The Siren

The carving on the wall was so absolutely beautiful, breathtaking in fact. Akhil’s finger danced lightly over its raised contours as he marvelled at the incredible craftsmanship of people long gone, people of an entirely different era.

He peered down at the figure of the woman chiselled on the stone, forever nameless and yet her posture, the tilt of her head, the arch of her spine seemed to call out like a siren to every mortal who gazed upon her.

The stone face remained silent, but her silence spoke volumes. The languorous curve of her hip told tales of sultry heat, her pointy chin, slightly raised, hinted at a fiery nature, her upraised hands were in a stance of utter indolence as if a minute more of wakefulness would be a task too difficult for her.

Her lush young body reminded him of the tales of the Apsaras he had read about, beautiful enough to charm sages from their lives of prayer and penance.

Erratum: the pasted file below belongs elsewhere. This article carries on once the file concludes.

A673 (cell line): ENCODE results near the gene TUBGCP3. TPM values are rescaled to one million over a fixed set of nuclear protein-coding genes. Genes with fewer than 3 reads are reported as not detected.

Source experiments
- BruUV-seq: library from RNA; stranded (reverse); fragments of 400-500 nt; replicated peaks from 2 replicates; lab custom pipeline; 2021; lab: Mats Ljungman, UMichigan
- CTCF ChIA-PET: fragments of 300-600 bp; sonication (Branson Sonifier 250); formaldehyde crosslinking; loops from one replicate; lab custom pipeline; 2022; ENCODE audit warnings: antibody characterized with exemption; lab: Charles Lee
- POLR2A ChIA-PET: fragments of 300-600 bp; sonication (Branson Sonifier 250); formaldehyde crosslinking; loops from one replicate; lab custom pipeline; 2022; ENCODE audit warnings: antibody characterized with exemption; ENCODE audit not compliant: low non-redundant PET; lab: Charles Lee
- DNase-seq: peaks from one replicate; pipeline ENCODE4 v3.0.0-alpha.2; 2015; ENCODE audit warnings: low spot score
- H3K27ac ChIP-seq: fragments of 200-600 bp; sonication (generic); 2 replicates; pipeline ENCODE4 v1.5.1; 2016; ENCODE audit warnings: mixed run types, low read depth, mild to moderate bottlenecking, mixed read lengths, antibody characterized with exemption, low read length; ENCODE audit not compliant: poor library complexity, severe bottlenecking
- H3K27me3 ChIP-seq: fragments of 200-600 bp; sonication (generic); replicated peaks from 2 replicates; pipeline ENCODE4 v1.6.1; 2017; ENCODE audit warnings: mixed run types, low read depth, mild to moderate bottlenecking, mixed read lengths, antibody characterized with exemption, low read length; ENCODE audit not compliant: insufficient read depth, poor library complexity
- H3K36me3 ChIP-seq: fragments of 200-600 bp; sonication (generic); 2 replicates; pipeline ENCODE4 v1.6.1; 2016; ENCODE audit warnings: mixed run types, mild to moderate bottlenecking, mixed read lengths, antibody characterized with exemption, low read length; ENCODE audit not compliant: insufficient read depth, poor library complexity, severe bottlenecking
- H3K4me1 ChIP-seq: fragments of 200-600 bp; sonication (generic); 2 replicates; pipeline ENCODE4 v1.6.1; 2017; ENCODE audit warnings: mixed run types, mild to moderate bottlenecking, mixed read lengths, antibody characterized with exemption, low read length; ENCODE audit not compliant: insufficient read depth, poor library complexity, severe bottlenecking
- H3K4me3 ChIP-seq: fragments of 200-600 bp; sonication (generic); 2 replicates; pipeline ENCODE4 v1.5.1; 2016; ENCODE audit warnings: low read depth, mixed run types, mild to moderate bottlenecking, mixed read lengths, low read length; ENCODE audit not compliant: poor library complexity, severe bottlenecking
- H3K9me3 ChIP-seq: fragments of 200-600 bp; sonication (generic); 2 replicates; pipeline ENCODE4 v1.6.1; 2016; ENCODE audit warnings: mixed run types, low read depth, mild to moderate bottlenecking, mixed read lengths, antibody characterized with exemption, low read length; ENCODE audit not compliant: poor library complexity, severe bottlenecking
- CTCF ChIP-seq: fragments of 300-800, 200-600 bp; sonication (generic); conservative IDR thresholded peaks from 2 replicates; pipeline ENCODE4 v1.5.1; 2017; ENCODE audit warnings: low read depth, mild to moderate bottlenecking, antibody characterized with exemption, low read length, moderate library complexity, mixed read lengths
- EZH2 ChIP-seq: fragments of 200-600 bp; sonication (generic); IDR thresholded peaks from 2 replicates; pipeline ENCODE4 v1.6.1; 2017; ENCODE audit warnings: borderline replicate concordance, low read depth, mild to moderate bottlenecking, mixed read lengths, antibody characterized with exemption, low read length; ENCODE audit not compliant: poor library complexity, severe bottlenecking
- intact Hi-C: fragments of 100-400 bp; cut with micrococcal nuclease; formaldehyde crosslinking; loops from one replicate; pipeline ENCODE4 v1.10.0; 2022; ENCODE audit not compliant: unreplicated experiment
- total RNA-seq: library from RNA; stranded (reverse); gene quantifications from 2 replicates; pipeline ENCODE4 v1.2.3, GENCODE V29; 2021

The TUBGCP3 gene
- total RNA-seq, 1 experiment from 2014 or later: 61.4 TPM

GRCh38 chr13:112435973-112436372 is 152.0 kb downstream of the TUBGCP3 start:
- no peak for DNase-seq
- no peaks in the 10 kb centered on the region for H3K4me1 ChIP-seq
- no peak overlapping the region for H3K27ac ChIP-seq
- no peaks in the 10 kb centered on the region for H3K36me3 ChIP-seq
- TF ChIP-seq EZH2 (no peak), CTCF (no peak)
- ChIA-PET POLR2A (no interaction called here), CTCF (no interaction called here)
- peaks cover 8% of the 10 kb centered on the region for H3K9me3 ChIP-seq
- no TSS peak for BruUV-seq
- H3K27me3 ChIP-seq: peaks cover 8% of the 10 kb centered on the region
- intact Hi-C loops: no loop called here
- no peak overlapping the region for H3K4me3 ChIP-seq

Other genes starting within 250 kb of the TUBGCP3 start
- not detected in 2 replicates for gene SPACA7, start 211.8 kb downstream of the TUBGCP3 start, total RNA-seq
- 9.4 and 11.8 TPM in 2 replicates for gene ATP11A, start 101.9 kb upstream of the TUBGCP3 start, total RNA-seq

Akhil traced the shapely eyebrows, over her half-closed eyes, eyes that breathed life into her stone figure, eyes that were etched into the stone by ancient hands.

He wondered if she had been a nubile young woman caught unawares by the poisonous stare of a Gorgon, frozen in her moment of lethargy forevermore.

A/N. This was inspired by a statuette of a woman I saw at a museum in Varanasi. Her beauty stayed with me long after. And one evening I just sat down and wrote this before I forgot how speechless I had been that day. You see, memory is a fickle mistress.

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